Silence, Leopards, and Princess Diana

On a bus from Ciudad de MĂ©xico to Oaxaca I was drifting in and out of sleep. The journey lasted from 17:30 to 01:30, but the atmosphere was immersed in total silence from the moment I embarked. The curtains were shut to facilitate rest and hardly an utter was heard. I marvelled in piece.

Several monitors were featuring an animal documentary in silence mode, with even the subtitles disabled. Felines in the sahara such as lions, leopards and hyena were hunting pray in the form of antelopes or other large mammals. Leopards, notoriously fast and agile creatures, particularly caught my attention. Having spotted the pray as large as several factors in size, the leopard eventually outpaces the victim, acting either solo or in groups. Leopards tended to approach the pray from the rear, clawing into the regions difficult to retaliate. On occasion the leopard would leap and mount the pray from above in effort to slow or subdue the creature while the satellites approach from the sides.

Each encounter culminated in a bloody affair of an exercise in the food chain. After the leopards decapitated the victim in a fashion much graphically depicted, the camera repeatedly employed a close up maneuver to emphasize the satisfied blood soaked expression on the beast’s face. As the documentary was featured in silence, I reimagined the setting as a Kurasawa battlefield with accompanying drum rolls. It carried a poetic feel.

I never previously realized how effective leopards operated even among tree tops in the course of pursuing a wild bird (itself resembling an effective hunter), proving versatile in multiple domains.

The documentary that followed was that of Princess Diana, initiating in the period sometime in the 70s and leading into the royal wedding. I never paid much attention to anything of the sort. However, the absence of dialog or audio accompaniment inspired me to introspect into her origins and character, relying on imagination as a smoothing parameter, and finding elements of admiration and attraction where traditionally has not been the case among political or royal figures. I have an occasional tendency to admire a person’s abstract image in contrast to after hearing the person speak.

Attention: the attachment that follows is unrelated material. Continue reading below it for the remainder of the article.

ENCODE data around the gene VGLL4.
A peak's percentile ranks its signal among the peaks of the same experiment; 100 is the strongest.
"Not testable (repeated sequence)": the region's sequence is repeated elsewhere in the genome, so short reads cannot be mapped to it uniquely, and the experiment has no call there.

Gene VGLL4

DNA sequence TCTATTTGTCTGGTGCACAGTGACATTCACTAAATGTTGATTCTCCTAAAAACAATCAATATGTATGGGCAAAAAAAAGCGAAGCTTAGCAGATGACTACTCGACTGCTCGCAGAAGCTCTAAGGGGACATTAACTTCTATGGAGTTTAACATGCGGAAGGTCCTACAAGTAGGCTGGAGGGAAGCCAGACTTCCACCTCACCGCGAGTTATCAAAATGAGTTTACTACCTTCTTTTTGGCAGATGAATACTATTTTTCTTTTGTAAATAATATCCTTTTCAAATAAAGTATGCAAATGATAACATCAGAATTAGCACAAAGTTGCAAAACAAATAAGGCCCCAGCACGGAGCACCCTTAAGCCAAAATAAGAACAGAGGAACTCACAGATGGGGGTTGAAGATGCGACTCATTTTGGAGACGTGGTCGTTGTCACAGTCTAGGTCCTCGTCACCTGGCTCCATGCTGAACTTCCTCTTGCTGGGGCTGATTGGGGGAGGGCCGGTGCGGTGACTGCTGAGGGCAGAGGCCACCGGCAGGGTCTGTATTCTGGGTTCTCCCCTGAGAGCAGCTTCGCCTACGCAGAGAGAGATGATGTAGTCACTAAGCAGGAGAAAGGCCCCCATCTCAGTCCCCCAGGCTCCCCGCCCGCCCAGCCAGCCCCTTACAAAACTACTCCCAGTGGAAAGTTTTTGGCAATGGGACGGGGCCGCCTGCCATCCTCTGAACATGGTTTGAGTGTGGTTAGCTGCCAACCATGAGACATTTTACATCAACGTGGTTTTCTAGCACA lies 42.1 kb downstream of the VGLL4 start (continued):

On long international flights I don’t typically crave to watch a film, but I welcome an occasional silent feature on a screen to the row at my front. The experience tends to be more gratifying than the full audio feature, as I let my mind cater the dialog, the language, and the ambient effects to my desire.

I find silence fundamental to nurturing creativity and inspiration. Too much directed or unfilterable noise and I find myself incapable of generating an original thought. Silence takes effort to attain in the midst of much advertising, television programming at establishments or news broadcasts at airport gates. The merits of effective noise cancelling headphones demand serious reconsideration.